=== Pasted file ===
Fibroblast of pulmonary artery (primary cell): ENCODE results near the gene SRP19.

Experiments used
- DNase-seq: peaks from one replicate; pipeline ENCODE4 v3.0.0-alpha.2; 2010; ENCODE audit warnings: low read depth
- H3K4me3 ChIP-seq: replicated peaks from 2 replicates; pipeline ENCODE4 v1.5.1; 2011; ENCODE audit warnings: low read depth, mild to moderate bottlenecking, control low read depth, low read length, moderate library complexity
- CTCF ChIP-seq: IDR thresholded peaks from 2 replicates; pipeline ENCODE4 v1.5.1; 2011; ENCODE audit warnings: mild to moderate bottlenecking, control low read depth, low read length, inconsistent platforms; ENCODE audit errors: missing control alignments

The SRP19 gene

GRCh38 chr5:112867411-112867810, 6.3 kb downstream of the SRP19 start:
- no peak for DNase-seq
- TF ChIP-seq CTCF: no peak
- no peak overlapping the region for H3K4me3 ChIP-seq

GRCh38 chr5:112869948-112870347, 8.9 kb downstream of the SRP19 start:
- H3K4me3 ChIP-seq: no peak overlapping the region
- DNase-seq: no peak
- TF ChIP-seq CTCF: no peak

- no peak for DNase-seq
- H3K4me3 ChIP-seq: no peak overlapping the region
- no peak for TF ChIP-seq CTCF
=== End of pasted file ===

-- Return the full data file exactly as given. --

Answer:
Fibroblast of pulmonary artery (primary cell): ENCODE results near the gene SRP19.

Experiments used
- DNase-seq: peaks from one replicate; pipeline ENCODE4 v3.0.0-alpha.2; 2010; ENCODE audit warnings: low read depth
- H3K4me3 ChIP-seq: replicated peaks from 2 replicates; pipeline ENCODE4 v1.5.1; 2011; ENCODE audit warnings: low read depth, mild to moderate bottlenecking, control low read depth, low read length, moderate library complexity
- CTCF ChIP-seq: IDR thresholded peaks from 2 replicates; pipeline ENCODE4 v1.5.1; 2011; ENCODE audit warnings: mild to moderate bottlenecking, control low read depth, low read length, inconsistent platforms; ENCODE audit errors: missing control alignments

The SRP19 gene

GRCh38 chr5:112867411-112867810, 6.3 kb downstream of the SRP19 start:
- no peak for DNase-seq
- TF ChIP-seq CTCF: no peak
- no peak overlapping the region for H3K4me3 ChIP-seq

GRCh38 chr5:112869948-112870347, 8.9 kb downstream of the SRP19 start:
- H3K4me3 ChIP-seq: no peak overlapping the region
- DNase-seq: no peak
- TF ChIP-seq CTCF: no peak

- no peak for DNase-seq
- H3K4me3 ChIP-seq: no peak overlapping the region
- no peak for TF ChIP-seq CTCF